the women who reside in the cottages
went to a pajama party at Newberry.
Except for two women who have
lived in Helen Newberry residence be-
fore, all of the inhabitants of Stough-
ton and Parmelee are new on campus
this year.
With new paint and paper, the two
cottages are gay and attractive and
the furniture throughout is very hand-
some.
"The problems of a group of 103
women are not very different from
those of a group of 86," said Miss
Tanner, 'and since we are really
succeeding in what we aimed to do,
we are all happy in our new venture."

ATHENA INITIATES Elect New Members
NEWMEMBERS To Theta Sigma Phi

11111IlL11UMl 11.UIIIIIL ,AIIVI) JAl I VlLL llIV~
FM BA SHELD ON TUESDAY
'B To give each member an opportun-
ity to develop her talents and interests
Glistening snow and a blue canopy in a broadened, varied field of literary
of sky will change Barbour gymnasi- attainments was stated as one of the
um into a gay winter carnival scene chief aims of Portia Literary society
during the Women's league andc
Inter-church bazaar, Dec. 2 and 3. T- in a talk by Wilma Neubecker, '28 at
Square, with Virginia Gies, '29, as the meeting held Tuesday night. The
chairman, are completing their plans speaker urged that the society work:
for the decorations and will carry out Itoward the English idea of a club, that
this central theme in the arrangement is, a group in which there is a free
of booths, lighting effects, and cos- exchange of opinions and ideas with-
tumes. i
Letters have been sent to houses on out the formal restraint of American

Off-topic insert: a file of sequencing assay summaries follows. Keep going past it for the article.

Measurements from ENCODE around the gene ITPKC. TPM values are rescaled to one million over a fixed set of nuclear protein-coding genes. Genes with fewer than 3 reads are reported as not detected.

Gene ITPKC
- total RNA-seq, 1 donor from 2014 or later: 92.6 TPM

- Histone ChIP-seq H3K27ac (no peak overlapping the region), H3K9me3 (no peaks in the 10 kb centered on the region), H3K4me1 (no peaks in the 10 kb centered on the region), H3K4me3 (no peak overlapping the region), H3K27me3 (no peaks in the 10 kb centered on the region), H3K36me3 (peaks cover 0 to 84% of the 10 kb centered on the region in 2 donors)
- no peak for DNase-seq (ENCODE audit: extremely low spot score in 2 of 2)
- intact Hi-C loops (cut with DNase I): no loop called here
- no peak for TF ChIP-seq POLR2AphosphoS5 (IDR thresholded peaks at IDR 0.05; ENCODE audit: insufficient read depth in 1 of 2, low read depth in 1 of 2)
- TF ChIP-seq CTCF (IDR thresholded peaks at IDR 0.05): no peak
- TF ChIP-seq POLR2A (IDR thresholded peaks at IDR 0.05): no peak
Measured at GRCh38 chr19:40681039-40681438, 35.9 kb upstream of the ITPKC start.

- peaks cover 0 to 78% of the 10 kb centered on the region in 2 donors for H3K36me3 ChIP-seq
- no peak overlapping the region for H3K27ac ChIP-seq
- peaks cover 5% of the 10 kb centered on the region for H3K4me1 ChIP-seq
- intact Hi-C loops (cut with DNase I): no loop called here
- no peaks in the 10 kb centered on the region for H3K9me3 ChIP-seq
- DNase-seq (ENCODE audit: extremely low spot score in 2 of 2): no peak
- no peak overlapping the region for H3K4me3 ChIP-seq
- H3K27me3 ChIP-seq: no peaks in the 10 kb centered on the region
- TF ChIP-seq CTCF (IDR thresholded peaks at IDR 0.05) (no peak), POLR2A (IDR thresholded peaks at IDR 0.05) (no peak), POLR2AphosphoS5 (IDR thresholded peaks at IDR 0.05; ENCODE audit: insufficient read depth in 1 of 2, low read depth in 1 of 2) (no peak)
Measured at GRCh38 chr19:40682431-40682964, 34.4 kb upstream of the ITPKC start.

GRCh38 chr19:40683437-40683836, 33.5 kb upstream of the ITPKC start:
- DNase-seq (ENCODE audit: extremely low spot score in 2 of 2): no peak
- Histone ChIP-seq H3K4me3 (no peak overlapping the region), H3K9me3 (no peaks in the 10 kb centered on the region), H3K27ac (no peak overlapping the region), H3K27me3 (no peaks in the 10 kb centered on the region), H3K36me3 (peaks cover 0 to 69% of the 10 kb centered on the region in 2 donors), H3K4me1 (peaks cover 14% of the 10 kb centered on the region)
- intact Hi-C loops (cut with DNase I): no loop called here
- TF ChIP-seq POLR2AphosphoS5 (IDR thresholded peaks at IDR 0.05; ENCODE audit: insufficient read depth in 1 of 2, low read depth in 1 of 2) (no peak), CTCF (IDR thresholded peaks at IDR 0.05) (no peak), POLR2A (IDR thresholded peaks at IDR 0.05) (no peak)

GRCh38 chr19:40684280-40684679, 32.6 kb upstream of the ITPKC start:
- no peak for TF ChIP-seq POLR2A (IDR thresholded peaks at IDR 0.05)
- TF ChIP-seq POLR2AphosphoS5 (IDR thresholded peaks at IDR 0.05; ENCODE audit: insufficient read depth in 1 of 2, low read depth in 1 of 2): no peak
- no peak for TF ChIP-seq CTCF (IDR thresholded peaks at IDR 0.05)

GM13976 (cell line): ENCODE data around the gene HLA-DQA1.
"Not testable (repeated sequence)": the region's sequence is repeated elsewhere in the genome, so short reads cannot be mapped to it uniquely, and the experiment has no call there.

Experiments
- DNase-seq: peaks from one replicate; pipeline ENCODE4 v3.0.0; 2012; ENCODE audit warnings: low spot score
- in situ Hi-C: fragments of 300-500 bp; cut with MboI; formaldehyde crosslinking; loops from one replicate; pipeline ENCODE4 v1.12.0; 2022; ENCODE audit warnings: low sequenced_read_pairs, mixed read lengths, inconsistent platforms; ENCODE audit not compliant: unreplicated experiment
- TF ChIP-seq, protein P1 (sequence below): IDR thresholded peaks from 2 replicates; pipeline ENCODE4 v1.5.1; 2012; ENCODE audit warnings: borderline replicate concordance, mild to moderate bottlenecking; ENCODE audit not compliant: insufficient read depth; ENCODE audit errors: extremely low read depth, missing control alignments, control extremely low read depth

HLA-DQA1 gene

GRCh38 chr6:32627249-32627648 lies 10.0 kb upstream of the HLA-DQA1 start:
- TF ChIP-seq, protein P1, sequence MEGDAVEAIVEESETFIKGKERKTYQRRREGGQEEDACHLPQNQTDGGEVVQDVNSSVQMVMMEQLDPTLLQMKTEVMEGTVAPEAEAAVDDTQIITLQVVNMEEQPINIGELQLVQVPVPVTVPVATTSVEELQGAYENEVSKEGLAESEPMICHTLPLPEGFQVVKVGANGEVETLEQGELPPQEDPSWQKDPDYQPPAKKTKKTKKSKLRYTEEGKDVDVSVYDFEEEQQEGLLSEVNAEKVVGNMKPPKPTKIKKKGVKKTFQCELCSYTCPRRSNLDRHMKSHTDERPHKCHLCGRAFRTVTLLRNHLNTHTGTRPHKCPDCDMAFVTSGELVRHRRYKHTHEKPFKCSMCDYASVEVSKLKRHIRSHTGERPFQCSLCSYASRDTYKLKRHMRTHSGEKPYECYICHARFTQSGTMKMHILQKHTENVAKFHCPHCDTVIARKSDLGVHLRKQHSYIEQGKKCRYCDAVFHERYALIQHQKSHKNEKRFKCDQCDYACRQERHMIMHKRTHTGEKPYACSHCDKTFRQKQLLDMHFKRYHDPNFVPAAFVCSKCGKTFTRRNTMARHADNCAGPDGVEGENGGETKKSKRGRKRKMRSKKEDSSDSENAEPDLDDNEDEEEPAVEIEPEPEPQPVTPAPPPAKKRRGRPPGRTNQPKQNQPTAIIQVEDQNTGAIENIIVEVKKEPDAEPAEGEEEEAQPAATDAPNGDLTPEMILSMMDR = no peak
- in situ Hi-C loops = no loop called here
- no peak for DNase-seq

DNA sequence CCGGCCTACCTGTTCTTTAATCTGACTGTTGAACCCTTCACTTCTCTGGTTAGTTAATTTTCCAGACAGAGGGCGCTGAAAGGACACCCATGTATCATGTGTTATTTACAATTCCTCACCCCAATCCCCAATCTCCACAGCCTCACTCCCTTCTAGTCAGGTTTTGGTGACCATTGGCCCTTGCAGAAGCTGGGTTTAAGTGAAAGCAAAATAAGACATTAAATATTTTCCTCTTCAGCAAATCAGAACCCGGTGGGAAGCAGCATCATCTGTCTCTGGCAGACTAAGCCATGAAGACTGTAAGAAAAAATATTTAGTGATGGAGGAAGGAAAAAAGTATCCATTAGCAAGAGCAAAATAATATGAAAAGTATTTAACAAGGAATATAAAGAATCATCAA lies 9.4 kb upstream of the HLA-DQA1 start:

campus by Helen Rankin, '29, assign- clubs at which someone reads a learn-
ing articles to be made for sale at the ed paper as his contribution, and does
bazaar. For those houses who have not feel obliged to aid his fellow mem-
not received a description and direc-
tions for the making of articles for bers when his turn comes by criticiz-
which they are responsible samples ing and presenting his opinions on the
of these articles may be seen at any subject.
time from 3 to 5 o'clock this after- Margaret Meyers, '28, related the
noon in the league parlors in Barbour history of Portia Literary society
gymnasium. A completed article which was founded in order to give
from each house will be due one week Michigan women more opportunity for,
from today and should be handed in at practice in public speaking and to
the gymnasium at that time. create a group which might help in
promoting a spirit of rivalry in de-
bates with Athena Literary society.
New Dancing Class Thus, Portia is an outgrowth of
To Meet Saturday Athena; members of the latter, in-
eluding Charlotte Blagdon, '28, first
president of the Women's league, leav-
After Thanksgiving day, a new danc- ing the organized club to form the
ing class will be started to meet on new one. Blanche Kynast, '25, was the
Saturday mornings, according to M ithe first president of Portia.
Ionerdaynsorng thepscaedug tons That the present status of Portia is
Ione Johnson of the physical education but a point of departure for the future
department. of the society, was pointed out by
Between the hours of 10:39 and 12 Valerie Gates, '28, who suggested
every Saturday, Miss Johnson will bel original and interesting lines of study
at the gymnasium to instruct anyone t including speeches on campus char-
who wacters, unusual things found in the
wants to take advantage of this museum, pictures and works of art,
opportunity to practice dancing. The tablets of commemoration, reviews of
class is being organized primarily for books written by persons on campus,
those people who do not have time to the dramatization and writing of one-
devote to dancing during the week, act plays, and debates on vital college